The arrangements and bands are ably handled by Mulatu Astatke, Getatchew Mékurya and a hosts of other legends who have previously contributed to this ear opening series. 

     This series just blows our minds and any followers of Finders Keepers Turkish Psyche picks, the Sublime Frequencies series or indeed anything from Mulatu Astatke will want to invest without delay. 


        Essential !!




Sunday, January 14, 2018

Mahmoud Ahmed - Ere Mela Mela [1976] vinyl version [ethiopia]




    R  E  U  P  L  O  A  D   










        Mahmoud Ahmed sang at weddings and family gatherings from a very early age, but while he was still a child, his family became homeless when his father lost his job. Forced to work as a shoeshine boy, the young Ahmed’s education inevitably suffered and he was expelled from school for poor attendance. Following his headmaster’s advice that his only possible salvation lay in music, Ahmed soon became known locally for his powerful voice as well as his skills as a dancer of the twist and calypso. He worked as a painter’s assistant and kitchen porter at the Arizona Club, a fashionable Addis Ababa nightspot. One evening, he begged his way into performing a song with a band at the club, receiving rapturous applause and launching his musical career. He became the vocalist with the Imperial Bodyguard Band in the early 60s, subsequently remaining with them for 11 years.

        Ahmed’s first album was released in 1972 and he has since made numerous recordings for the local market as well as performing with many of Ethiopia’s top bands and musicians. In 1986, the Belgian record label Crammed Discs released Erè Mèla Mèla, a compilation of Ahmed’s recordings from the 70s and one of the first albums of modern Ethiopian music available in the west. Critical response was highly favourable and a European tour followed a year later. Soul Of Addis was originally released in Ethiopia in 1985 and, while not as intense as the 70s recordings, nevertheless offered a fine showcase for Ahmed’s spellbinding voice. The Paris, France-based label Buda Musique has also released several Ahmed albums in their Éthiopiques series.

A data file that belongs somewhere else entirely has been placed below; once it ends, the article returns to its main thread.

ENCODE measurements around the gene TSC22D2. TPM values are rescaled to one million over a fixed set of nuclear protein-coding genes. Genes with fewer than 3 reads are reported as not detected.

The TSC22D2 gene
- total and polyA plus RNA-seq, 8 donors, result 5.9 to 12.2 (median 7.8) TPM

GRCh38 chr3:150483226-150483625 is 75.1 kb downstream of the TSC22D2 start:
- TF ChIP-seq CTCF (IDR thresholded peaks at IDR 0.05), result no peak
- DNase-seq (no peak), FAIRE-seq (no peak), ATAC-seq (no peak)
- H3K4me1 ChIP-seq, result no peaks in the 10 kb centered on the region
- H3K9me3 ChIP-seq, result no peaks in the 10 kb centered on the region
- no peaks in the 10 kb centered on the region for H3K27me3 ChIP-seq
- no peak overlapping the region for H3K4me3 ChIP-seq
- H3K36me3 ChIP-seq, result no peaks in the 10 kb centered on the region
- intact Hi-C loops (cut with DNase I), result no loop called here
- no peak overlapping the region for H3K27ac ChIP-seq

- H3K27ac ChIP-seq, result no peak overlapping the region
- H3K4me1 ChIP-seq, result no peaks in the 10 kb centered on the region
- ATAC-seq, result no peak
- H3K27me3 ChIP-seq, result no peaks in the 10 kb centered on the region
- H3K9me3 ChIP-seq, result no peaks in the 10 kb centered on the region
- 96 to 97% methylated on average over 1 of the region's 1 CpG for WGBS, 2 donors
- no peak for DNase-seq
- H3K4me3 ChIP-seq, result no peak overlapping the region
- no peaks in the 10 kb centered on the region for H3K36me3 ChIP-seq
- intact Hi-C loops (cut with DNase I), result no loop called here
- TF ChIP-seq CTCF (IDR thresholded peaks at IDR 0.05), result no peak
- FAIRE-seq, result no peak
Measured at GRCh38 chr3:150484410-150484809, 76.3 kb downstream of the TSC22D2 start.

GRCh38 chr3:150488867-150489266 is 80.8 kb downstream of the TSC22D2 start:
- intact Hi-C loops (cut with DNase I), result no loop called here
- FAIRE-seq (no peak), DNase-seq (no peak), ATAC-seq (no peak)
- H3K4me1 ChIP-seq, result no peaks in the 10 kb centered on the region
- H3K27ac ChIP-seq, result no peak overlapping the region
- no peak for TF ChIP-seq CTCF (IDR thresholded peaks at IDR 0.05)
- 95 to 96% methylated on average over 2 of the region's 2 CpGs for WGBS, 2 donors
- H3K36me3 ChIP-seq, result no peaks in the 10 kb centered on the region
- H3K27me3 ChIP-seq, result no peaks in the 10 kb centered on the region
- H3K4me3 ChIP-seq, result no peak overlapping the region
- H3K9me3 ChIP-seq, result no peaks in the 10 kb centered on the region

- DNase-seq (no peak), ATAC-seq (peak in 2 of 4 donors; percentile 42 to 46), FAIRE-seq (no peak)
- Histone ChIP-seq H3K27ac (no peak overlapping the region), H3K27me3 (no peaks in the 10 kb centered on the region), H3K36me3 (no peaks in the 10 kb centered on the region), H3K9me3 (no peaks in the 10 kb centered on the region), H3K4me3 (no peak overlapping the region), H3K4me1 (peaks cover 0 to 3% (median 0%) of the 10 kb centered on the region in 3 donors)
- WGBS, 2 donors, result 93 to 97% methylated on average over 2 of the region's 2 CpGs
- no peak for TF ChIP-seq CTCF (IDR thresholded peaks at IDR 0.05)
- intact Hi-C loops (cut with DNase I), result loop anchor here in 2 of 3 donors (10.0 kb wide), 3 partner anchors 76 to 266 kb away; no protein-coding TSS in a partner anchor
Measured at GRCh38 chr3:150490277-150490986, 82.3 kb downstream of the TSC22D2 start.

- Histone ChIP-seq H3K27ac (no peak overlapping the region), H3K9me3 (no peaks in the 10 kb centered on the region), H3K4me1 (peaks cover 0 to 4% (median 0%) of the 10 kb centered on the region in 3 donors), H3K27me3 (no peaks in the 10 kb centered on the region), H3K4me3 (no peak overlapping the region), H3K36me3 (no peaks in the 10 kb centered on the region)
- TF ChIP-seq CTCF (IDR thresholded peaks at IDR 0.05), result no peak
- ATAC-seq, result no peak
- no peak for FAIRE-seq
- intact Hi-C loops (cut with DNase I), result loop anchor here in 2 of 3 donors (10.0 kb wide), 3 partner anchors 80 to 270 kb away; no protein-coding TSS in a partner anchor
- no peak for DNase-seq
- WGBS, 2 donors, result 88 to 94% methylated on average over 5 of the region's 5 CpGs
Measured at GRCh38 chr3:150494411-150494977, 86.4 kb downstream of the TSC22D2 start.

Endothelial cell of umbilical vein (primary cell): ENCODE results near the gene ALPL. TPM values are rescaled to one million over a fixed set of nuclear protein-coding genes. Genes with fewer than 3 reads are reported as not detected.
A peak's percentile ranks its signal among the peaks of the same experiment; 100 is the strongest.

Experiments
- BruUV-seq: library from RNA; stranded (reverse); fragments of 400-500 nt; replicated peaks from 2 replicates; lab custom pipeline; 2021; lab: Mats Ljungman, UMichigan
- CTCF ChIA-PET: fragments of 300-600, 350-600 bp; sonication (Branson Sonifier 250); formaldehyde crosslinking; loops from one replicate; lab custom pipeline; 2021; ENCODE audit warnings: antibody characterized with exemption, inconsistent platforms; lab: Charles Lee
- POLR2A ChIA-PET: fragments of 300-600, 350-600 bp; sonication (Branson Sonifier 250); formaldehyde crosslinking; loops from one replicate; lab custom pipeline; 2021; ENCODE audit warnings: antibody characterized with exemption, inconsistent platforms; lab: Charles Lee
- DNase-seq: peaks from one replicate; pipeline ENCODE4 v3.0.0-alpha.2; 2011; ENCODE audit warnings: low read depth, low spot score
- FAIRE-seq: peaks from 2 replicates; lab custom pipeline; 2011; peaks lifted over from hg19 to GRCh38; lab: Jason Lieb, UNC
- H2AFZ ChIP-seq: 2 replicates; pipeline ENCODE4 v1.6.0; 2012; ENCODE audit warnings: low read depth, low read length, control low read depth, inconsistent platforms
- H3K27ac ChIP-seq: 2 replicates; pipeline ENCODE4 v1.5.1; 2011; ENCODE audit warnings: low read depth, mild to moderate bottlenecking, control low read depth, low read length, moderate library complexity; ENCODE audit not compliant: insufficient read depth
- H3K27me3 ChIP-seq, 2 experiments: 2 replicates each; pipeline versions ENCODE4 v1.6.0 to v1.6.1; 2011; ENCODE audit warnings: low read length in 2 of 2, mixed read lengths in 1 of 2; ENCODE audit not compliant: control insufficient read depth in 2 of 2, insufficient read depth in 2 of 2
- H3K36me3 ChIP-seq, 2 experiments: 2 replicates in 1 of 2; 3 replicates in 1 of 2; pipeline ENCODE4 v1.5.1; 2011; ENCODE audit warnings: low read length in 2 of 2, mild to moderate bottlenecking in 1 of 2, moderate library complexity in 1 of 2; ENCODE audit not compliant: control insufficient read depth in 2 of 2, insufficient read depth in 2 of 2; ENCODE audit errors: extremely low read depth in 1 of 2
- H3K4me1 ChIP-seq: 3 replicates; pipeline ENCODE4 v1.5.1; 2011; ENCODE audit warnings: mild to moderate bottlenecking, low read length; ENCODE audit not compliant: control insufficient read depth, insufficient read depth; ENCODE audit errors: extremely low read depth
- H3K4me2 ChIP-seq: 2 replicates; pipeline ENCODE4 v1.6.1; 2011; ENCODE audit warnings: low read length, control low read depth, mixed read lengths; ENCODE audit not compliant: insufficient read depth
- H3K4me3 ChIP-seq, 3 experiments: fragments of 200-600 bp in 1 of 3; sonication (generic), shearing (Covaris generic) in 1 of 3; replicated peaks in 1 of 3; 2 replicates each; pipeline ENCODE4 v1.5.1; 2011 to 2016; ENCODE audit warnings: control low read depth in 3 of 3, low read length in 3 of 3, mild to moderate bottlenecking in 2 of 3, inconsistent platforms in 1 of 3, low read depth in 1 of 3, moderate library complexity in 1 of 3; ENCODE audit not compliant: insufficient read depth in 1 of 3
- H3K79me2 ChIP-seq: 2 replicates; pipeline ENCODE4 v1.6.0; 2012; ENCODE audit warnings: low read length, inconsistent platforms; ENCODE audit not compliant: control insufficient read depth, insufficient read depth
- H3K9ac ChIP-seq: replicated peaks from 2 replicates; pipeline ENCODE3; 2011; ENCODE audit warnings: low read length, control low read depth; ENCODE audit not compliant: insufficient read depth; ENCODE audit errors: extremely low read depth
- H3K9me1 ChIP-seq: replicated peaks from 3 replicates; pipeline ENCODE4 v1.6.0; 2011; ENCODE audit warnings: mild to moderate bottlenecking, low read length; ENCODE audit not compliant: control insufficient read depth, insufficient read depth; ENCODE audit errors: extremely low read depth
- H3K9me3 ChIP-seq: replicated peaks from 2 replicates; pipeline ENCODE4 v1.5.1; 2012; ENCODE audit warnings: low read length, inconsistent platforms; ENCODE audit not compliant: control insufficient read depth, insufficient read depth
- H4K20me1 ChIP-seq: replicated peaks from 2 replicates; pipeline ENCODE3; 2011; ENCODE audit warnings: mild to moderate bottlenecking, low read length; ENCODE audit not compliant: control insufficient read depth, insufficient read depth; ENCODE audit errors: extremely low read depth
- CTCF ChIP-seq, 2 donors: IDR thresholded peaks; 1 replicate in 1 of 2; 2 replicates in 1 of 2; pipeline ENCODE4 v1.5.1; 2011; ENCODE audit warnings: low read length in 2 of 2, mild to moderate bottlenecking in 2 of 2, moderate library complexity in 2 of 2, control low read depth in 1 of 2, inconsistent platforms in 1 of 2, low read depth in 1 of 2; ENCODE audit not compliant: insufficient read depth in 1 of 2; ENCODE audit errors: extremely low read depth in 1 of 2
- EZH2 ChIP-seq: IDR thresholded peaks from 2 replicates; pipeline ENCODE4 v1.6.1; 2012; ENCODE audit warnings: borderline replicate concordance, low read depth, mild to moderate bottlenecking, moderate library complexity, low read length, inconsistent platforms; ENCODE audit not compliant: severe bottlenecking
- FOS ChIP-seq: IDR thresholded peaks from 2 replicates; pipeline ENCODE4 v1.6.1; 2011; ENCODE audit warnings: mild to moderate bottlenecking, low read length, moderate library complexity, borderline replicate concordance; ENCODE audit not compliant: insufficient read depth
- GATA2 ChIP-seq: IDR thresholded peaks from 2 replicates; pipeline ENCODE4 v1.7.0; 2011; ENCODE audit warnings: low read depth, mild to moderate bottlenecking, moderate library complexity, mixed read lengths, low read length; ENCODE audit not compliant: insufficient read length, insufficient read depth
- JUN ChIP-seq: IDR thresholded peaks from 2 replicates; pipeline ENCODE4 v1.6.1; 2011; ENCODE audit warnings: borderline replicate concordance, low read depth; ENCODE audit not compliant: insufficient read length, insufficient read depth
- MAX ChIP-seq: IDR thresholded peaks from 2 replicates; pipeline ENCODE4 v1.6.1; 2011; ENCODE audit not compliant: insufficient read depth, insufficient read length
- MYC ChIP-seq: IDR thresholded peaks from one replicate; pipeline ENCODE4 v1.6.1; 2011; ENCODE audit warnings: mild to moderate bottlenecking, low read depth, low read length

Something of a local institution, Ahmed still performs regularly in Addis Ababa, as well as owning and running a record label and a nightclub. He sings in a variety of local and international styles but consistently returns to the tizita (a slow and intense local form of the blues). His multi-octave voice is similar to that of Pakistani singer Nusrat Fateh Ali Khan (who died in 1997), a veritable force of nature that combines the ecstatic devotional pleading of qawwali with the precise tone and phrasing of Western jazz singers.






Mahmoud Ahmed  - Ere Mela Mela (Full)





1 - Mahmoud Ahmed - Sidetegnash Negn/Samiraye
2 - Mahmoud Ahmed - Indenesh Gedawo
3 - Mahmoud Ahmed - Bemin Sebeb Litlash
4 - Mahmoud Ahmed - Abay Mado/Imbwa Belew
5 - Mahmoud Ahmed - Atawurulogn Lela
6 - Mahmoud Ahmed - Ohoho Gedama
7 - Mahmoud Ahmed - Ere Mela Mela/Metche New
8 - Mahmoud Ahmed - Fetsum Dink Lidj Nesh



Monday, January 1, 2018

Menelik Wossenachew - 7'' tracks [ethiopia]